Šir-e Kucak (#)
Fr.: Petit Lion
The Lesser Lion. A faint constellation in the northern hemisphere, at 10h 20m right ascension, 35° north declination. Abbreviation: LMi; genitive: Leonis Minoris.
→ Leo; Minor, from L. minor "lesser, smaller, junior," from PIE base *min- "small."
Šir, → Leo; kucak "small," (Mid.Pers. kucak "small"), related to kutâh "short, small, little," kudak "child, infant," kutulé, → dwarf, Mid.Pers. kôtâh "low," kôtak "small, young; baby;" Av. kutaka- "little, small."
Fr.: Lion P
A → dwarf galaxy recently discovered near the Milky Way in → neutral hydrogen → 21-centimeter line observations. Optical imaging observations indicate that it is located between 1.5 and 2.0 Mpc from the Milky Way. This places Leo P in the → Local Volume but beyond the → Local Group. The dwarf galaxy has extreme properties: it is the lowest-mass system known that contains significant amounts of gas and is currently forming stars (Katherine L. Rhode et al. 2013, AJ 145, 149).
A → meteor shower emanating from an apparent point in the constellation → Leo that occurs from November 14-20, with a maximum on November 17-18. It is due to the annual passage of the Earth through the orbit of the comet → Tempel-Tuttle and encounter with the dust debris from the comet.
From Gk. lepto-, combining form of leptos "thin, slight" + → kurtosis.
Boland-afrâšté "highly-elevated," from boland "high, tall, elevated, sublime" (variants bâlâ "up, above, high, elevated, height," borz "height, magnitude" (it occurs also in the name of the mountain chain Alborz), Laki dialect berg "hill, mountain;" Mid.Pers. buland "high;" O.Pers. baršan- "height;" Av. barəz- "high, mount," barezan- "height;" cf. Skt. bhrant- "high;" L. fortis "strong" (Fr. and E. force); O.E. burg, burh "castle, fortified place," from P.Gmc. *burgs "fortress;" Ger. Burg "castle," Goth. baurgs "city," E. burg, borough, Fr. bourgeois, bourgeoisie, faubourg; PIE base *bhergh- "high") + afrâšté "raised, elevated, erect," p.p. of afrâštan, → kurtosis.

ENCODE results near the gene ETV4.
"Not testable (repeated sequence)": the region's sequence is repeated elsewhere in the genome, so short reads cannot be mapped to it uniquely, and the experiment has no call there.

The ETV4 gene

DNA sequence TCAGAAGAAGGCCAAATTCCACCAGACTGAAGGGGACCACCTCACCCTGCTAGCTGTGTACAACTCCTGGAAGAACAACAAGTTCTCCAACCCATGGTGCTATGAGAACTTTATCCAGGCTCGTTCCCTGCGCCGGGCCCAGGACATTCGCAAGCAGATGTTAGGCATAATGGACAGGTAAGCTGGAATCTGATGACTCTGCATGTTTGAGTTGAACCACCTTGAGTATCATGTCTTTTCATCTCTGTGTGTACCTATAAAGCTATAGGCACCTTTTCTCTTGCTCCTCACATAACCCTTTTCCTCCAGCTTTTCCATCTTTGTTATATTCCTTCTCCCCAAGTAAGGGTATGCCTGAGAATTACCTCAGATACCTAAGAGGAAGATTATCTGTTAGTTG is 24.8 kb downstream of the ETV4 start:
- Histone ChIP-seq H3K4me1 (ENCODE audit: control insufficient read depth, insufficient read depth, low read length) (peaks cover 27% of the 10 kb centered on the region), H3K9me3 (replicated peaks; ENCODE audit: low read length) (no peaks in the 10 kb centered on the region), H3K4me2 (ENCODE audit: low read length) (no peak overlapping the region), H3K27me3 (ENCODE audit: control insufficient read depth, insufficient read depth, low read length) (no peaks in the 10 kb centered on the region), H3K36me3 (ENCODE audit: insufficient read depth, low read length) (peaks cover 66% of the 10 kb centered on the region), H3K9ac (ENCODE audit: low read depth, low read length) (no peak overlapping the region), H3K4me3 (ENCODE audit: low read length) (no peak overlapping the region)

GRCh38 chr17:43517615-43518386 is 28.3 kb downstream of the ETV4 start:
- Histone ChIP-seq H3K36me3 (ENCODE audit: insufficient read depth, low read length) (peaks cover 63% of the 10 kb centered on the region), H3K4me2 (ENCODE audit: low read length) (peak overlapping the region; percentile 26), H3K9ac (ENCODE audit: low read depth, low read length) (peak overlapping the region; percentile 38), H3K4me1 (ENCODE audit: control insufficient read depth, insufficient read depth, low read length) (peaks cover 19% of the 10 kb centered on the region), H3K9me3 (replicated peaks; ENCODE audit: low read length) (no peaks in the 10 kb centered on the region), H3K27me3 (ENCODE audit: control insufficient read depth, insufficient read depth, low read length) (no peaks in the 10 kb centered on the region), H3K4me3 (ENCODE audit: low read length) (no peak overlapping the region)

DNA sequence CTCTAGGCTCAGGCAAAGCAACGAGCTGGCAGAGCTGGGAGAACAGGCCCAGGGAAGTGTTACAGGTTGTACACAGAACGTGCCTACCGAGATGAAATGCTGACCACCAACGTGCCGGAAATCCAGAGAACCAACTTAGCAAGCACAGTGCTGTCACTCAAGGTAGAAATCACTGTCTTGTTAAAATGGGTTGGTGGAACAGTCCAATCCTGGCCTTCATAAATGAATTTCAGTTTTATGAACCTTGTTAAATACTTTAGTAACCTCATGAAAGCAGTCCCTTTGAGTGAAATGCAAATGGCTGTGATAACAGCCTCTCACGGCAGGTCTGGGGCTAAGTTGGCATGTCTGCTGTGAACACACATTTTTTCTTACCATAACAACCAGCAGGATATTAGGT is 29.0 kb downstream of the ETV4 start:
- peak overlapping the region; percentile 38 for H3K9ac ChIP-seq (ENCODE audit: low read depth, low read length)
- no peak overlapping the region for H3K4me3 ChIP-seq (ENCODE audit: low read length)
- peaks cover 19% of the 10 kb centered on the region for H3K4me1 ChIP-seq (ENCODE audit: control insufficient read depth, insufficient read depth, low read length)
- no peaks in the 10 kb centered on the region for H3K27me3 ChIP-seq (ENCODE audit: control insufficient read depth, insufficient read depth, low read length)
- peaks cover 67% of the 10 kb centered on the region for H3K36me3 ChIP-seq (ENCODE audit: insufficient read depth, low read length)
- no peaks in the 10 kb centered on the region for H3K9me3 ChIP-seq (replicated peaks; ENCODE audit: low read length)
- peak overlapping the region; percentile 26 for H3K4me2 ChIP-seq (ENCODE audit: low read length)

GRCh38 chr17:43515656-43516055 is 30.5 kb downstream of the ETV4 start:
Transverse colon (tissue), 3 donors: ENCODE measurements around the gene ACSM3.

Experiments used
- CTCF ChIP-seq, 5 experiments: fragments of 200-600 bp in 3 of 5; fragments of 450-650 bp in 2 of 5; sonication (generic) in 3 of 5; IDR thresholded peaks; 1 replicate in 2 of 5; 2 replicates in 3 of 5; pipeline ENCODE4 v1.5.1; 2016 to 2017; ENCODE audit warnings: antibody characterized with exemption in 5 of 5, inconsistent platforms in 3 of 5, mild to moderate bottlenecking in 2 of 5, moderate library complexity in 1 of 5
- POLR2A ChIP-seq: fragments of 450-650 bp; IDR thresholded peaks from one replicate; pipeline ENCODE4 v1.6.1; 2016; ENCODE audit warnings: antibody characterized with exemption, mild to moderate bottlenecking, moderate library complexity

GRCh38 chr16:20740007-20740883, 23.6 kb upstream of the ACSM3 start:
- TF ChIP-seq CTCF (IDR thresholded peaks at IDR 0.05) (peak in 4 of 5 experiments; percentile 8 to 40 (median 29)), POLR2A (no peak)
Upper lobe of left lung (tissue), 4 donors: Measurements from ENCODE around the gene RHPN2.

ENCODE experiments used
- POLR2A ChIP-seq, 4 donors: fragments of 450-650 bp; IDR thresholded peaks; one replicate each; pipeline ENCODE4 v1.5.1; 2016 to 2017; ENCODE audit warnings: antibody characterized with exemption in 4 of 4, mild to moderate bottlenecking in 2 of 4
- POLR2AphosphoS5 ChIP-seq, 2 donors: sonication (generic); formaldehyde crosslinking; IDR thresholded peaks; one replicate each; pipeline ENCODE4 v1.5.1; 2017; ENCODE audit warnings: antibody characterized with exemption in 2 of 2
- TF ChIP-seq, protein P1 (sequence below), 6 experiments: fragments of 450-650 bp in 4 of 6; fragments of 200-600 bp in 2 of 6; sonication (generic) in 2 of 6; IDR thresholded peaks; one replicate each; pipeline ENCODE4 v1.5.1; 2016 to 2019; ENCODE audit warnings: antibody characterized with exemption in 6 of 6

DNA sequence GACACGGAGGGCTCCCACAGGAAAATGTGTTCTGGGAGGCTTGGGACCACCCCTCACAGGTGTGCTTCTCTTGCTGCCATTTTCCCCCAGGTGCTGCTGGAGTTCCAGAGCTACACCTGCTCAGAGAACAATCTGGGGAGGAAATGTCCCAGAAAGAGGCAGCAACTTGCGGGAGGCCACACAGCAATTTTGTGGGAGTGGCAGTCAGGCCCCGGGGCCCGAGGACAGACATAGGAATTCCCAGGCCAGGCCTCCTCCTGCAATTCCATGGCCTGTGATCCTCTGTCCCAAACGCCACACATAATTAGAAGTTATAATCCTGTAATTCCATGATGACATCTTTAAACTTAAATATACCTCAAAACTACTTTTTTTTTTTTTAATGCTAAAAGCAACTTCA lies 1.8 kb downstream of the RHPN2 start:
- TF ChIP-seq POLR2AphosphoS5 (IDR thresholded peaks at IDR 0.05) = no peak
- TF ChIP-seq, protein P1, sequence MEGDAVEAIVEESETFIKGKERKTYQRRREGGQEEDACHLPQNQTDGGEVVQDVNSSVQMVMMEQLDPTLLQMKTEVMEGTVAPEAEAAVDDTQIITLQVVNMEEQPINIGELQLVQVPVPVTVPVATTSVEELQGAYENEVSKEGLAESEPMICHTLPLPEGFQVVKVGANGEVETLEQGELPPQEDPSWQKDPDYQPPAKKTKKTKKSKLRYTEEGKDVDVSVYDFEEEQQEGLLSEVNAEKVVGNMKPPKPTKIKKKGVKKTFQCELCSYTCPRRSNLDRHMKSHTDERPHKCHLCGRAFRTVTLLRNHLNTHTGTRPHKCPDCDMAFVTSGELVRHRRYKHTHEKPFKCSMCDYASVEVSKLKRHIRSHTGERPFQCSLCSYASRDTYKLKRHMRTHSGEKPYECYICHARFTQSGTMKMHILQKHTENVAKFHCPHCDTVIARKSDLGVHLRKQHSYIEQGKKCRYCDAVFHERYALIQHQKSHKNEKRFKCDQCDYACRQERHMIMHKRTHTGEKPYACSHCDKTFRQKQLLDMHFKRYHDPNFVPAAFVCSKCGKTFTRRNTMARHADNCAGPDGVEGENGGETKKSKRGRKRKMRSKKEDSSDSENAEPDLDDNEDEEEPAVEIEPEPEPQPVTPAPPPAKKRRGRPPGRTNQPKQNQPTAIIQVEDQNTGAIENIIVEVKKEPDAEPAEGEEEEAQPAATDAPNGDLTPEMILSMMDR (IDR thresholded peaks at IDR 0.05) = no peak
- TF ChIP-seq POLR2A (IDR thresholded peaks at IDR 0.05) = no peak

An → elementary particle that does not participate in the → strong interaction. The Lepton family includes → electrons, → muons, tau leptons, → neutrinos and their → antiparticles. The lepton is a → fermion.
From Gk, lepto-, combining form of leptos "small, slight" + -on a suffix used in the names of subatomic particles (gluon; meson; neutron), quanta (photon; graviton), and other minimal entities or components.
Fr.: dégénérescence des leptons
Postulate that the magnitude of the lepton number density is comparable to or larger than the thermal radiation photon number density, so relaxation to equilibrium produces a degenerate sea of neutrinos. Degenerate neutrinos would suppress the number of neutrons relative to protons in the very early Universe; degenerate antineutrinos would suppress the number of protons relative to neutrons. Either case would affect BBNS (Peebles, P. et al., 2009, Finding the Big Bang, Cambridge: UK, Cambridge Univ. Press).
dowrân-e leptoni (#)
Fr.: ère leptonique
The era following the hadronic era, when the Universe consisted mainly of leptons and photons. It began when the temperature dropped below 1012 degrees kelvin some 10-4 seconds after the Big Bang, and it lasted until the temperature fell below 1010 degrees kelvin, at an era of about 1 second.